© The Financial Times Ltd 2016
FT and 'Financial Times' are trademarks of The Financial Times Ltd.
The Financial Times and its journalism are subject to a self-regulation regime under the FT Editorial Code of Practice.
July 23, 2014 5:19 pm
Imagine watching a juggler weave four balls through the air like music. Imagine a violinist playing a Bach chaconne as if he were caressing the notes into being that instant. Now imagine both these things. Simultaneously.
Who but the Finnish violinist Pekka Kuusisto would be insane enough to join forces with a juggler for a chamber music concert? And where but Kuhmo would be crazy enough to programme it? Far from trivialising Bach, this act joins two unlikely artforms for a moment of revelation. Jay Gilligan, head teacher of juggling at Stockholm’s circus school, has the ability to make inanimate objects appear to defy gravity. Kuusisto can do the same thing with notes. There is an iconoclastic nonchalance to his Bach, an affinity to the folk dance origins coupled with technical brilliance and gaudy musical imagination that makes him able tease the breath of life into every note. And so he can bend a phrase to mirror the curve of a ball in flight, without ever losing the music’s heartbeat.
Peter Hoeg’s Nordic noir novel The Quiet Girl draws parallels between Bach, listening, circus skills, risk and the supernatural. All these things seem present in Kuhmo when Kuusisto weaves his magic. And then Lauri Sallinen dons a harlequin costume and pirouettes his way grotesquely through a Stockhausen solo, following it with Mulhaud’s Scaramouche; all this in a school sports hall with basketball hoops and climbing ropes behind rows of plastic bucket seats, while an audience packed shoulder-to-shoulder maintains rapt silence.
Tiny Kuhmo, perched on the edge of a lake in the northeast of Finland, is a long way from everywhere, unless you count the Russian border. Its population of 10,000 is vastly outnumbered by summer’s voracious mosquitoes. In the surrounding forests you might encounter bears, wolves, deer or even wolverines. When the July sun dips briefly below the horizon at midnight, the sky remains a luminous bowl. The endless daylight breeds the kind of manic euphoria perfectly suited to a fortnight of musical excess.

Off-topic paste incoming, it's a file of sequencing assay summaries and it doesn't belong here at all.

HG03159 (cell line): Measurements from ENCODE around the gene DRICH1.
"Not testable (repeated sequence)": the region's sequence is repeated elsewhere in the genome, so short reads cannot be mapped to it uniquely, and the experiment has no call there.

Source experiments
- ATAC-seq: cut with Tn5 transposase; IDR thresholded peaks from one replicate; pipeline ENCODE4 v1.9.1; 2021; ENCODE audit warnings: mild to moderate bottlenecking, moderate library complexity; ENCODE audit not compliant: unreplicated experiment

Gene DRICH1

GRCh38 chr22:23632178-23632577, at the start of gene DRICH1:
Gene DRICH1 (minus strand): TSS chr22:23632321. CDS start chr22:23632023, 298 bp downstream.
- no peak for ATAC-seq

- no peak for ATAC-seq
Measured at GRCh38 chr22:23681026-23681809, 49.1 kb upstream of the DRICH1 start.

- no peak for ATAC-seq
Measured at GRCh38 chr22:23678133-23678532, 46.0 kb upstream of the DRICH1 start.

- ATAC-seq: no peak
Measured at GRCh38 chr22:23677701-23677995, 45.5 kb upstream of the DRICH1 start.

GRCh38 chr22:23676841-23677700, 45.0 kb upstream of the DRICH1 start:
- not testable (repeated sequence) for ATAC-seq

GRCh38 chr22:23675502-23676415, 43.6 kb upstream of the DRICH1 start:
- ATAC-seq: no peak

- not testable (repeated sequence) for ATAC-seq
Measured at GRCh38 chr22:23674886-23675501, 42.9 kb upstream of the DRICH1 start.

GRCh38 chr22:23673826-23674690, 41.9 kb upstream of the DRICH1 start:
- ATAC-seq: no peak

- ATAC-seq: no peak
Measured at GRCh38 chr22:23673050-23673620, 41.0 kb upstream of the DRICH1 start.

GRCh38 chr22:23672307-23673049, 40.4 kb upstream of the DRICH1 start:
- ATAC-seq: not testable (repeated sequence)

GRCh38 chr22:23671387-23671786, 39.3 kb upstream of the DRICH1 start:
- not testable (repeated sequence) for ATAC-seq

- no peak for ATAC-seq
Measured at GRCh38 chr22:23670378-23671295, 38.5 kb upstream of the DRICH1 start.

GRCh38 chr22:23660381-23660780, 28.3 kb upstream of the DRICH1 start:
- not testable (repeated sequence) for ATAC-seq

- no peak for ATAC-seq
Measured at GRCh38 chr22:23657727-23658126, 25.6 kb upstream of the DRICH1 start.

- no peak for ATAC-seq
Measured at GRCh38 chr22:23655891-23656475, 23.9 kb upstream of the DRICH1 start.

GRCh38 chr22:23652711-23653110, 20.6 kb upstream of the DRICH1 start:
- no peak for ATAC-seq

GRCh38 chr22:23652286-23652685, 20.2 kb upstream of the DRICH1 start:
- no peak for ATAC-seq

Founded in 1970 by young Finnish cellist Seppo Kimanen, Kuhmo is now Finland’s oldest and largest chamber music festival. More than 200 artists and 100 students draw local and international visitors, giving more than 70 concerts over 14 days. Most festival-goers stay for four or five days and return year after year. They fill local hotels, hire summer houses, pitch tents, or, in the case of the students, sleep – if at all – in the classrooms of the local school. The ferocity of focus on the music itself is intensified by the remoteness. The nearest train station is 100km distant, and Helsinki is more than six hours south. There are no distractions.
Eight years ago, Kimanen handed over the artistic reins to Romanian violist and composer Vladimir Mendelssohn. He brought a maverick edge of invention to the programming. Kuhmo today is a paradise for the musically insatiable and the curious. Though most tickets cost about €17 and the most expensive concerts sell for €35 a seat, half of the total budget comes from box office takings. Artists receive a low communistic flat rate, and locals pitch in to keep things running. In the absence of commercial pressure, unfettered creative idealism reigns.
Mendelssohn’s programming has a hallucinogenic quality. Elgar’s Pomp and Circumstance is played one-to-a-part in an organ loft. A lone pianist performs Beethoven’s Wellington’s Victory, almost drowned out by the offstage cannons. Fragments of obscure Wagner and Beethoven bookend works by Le Chevalier de Saint-Georges, Stephen Hartke and Miloje Milojević. If you only like to hear music you already know, stay away from Kuhmo.
A panoply of performers from around the world – young or old, specialists in baroque or contemporary style, soloists or chamber musicians – are united by unassuming musicality, technical mastery, and the intellectual rigour of their approach to the scores. They are slotted around Mendelssohn’s unorthodox programmes, which contain themselves and each other like so many matruschka dolls. Scheduling rehearsals and classes is such a complicated business that a computer programme has been devised for the task. Pianos are trucked in from elsewhere. The dramaturgy is tight as a drum. There is a rhetorical coherence to each musical outing, and a clear direction to the entire journey. There are English translations and wheelchair ramps. There are sauna parties. There are few locks and fewer keys; in more than four decades of festival history, there has never been a single criminal episode in Kuhmo. If there are fewer gold ornaments and expensive watches on display than in Salzburg or Verbier, there are more dawn conversations around open fires, more bicycles, and far more smoked fish.
If you care about music more than you care about being seen, you are addicted to integrity, and you prefer discovery to the comfort zone of the familiar, there is simply no reason not to go to Kuhmo in July. Pack the bug spray and ink it into your diary for 2015.
Copyright The Financial Times Limited 2016. You may share using our article tools.
Please don't cut articles from FT.com and redistribute by email or post to the web.